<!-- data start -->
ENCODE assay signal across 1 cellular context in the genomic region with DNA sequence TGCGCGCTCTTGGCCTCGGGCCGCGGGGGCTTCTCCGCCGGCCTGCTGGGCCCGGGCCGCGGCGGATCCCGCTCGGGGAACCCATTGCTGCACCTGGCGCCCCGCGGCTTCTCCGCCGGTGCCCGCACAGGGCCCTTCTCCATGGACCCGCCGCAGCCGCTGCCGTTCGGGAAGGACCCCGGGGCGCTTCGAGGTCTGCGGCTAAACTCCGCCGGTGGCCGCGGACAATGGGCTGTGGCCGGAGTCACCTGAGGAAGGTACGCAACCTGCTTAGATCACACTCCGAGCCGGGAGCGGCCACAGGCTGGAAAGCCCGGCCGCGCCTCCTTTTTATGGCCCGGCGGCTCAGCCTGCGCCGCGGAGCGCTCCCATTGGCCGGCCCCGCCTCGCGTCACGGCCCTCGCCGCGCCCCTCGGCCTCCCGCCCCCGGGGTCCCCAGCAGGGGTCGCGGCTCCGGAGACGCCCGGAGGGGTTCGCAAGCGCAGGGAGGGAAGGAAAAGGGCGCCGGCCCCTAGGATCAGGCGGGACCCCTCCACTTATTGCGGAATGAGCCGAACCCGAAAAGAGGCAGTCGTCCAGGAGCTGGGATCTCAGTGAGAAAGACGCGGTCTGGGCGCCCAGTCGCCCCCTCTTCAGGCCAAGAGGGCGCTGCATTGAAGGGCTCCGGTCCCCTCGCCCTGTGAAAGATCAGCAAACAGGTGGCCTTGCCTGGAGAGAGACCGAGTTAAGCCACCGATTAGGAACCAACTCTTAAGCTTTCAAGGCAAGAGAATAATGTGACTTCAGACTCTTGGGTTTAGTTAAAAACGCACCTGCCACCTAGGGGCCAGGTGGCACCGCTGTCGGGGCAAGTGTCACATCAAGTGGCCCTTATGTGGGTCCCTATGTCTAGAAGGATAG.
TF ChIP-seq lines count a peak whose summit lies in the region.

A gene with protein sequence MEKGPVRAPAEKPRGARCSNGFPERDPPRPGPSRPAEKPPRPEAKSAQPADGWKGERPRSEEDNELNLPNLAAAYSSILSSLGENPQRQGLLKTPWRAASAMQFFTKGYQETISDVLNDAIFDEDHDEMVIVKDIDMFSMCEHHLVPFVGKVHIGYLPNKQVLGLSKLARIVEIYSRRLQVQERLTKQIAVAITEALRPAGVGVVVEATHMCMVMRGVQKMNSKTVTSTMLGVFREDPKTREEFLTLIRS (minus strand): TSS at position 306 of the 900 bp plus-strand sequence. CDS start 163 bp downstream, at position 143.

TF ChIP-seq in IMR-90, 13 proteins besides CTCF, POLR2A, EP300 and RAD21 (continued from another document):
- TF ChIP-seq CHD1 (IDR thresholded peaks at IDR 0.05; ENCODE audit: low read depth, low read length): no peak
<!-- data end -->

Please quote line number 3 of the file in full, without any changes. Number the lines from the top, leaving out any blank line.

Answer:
A gene with protein sequence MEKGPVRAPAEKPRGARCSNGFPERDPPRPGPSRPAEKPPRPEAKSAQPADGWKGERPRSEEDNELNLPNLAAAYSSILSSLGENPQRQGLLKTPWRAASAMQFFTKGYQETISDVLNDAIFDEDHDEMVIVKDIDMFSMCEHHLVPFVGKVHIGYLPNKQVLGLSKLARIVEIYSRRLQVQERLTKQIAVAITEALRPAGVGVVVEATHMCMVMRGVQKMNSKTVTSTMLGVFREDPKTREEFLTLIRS (minus strand): TSS at position 306 of the 900 bp plus-strand sequence. CDS start 163 bp downstream, at position 143.